6b) Scroll the companion window down a bit. Scroll to where the arrow icon is at the top still. If you launch the automatic alignment procedure then it is at your own risk. My images were different sizes and the crop did not work correctly. Unchecking crop and using this link did align them better.

6c) Scroll the companion window down to the manual method link. When you click the manual method link it will give you the opportunity to pull one image over another an line up features you are morphing. For instance if you are doing two human faces and when they are overlaid their eyes are in different locations, this allows you to put the eyes about the same location by dragging one image over another. This is super helpful. After you push OK to accept then scroll the companion window downward.

7) Use the arrow icon with the cross under it to drag your points around. Additionally the other arrow icon will drag points around too. With the other arrow icon and yellow X, you have to be careful about dropping new points while you are dragging to align old points.

Go to the second image where you have already dropped points and move those to where they should be. In my case they started in the corners of the human eyes. So on the second image I moved them to the corner of the lion's eyes. When you get done with this part you'll want to drop many more points. The icons we've been using from the companion are also at the bottom of the screen. At the bottom of each image you'll find the arrow with the yellow "X" under it.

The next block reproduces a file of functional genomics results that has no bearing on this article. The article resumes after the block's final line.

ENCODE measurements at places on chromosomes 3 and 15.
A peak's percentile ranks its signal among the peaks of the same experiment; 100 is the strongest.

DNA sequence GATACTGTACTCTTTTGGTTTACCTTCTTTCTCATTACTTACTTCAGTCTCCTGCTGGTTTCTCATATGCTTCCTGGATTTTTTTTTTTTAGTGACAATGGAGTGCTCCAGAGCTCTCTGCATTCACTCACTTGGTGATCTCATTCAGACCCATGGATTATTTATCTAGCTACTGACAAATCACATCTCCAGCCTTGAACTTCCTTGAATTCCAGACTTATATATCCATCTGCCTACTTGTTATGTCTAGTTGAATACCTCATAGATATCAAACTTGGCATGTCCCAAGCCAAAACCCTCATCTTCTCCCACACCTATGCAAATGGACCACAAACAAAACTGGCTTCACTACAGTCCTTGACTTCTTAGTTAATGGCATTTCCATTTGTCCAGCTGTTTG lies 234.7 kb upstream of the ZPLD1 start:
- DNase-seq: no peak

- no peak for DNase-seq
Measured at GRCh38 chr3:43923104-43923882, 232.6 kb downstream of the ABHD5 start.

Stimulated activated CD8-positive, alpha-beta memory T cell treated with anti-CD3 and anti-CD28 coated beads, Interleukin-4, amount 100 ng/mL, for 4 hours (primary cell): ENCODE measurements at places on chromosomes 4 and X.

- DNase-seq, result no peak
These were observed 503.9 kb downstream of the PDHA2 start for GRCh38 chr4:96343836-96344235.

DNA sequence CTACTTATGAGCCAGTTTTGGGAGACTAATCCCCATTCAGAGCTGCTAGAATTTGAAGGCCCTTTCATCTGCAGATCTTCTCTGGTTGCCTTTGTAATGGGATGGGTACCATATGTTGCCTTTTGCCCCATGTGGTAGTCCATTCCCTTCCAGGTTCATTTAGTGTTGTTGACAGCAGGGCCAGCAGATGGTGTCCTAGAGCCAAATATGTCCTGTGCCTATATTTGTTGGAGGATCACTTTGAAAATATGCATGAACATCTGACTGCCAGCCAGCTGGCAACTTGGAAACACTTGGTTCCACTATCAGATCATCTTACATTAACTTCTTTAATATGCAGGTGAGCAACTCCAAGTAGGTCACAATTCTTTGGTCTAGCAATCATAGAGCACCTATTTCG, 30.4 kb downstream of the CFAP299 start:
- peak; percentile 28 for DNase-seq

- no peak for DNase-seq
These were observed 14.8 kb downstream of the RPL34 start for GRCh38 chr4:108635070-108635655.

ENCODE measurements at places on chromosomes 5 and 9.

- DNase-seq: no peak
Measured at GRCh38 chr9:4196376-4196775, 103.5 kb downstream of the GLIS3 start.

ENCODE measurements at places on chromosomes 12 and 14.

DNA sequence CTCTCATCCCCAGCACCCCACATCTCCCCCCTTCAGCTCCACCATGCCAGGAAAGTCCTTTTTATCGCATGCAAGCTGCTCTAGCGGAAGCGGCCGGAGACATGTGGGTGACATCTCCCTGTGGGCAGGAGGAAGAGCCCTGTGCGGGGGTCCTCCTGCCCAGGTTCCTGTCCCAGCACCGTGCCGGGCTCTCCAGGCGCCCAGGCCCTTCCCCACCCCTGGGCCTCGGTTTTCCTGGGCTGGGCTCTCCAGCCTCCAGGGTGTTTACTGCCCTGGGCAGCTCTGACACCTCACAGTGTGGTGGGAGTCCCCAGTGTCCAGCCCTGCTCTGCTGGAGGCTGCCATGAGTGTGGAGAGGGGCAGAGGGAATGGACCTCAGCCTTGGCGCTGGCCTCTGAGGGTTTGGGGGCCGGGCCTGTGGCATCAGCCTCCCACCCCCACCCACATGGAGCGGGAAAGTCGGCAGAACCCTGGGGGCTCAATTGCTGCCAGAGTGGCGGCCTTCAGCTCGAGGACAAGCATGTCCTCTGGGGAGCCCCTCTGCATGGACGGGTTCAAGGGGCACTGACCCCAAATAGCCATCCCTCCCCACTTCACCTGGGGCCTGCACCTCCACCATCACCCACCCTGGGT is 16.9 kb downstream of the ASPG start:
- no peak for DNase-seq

8) Go to the next step. Step#4 of the wizard is the fancy stuff like reversing your animation and all that. This is all extra options and we will move forward for now. If you wish to perform anything in step#4 saving your animation at this point is a good idea. Choose Go to the next step again.

9) Step#5 of the wizard has redundant links at first. Move down to the link titled Creez les images intermediaires. This link helps you create the middle frames that are crucial for the morphing. If it asks you to resize your images than this is a good way to go. Next the Morph to Frame dialog box appears. This is important because the more frames you choose the smoother your fade will be from one image to the next. Try at least 20 frames and see how this looks to you.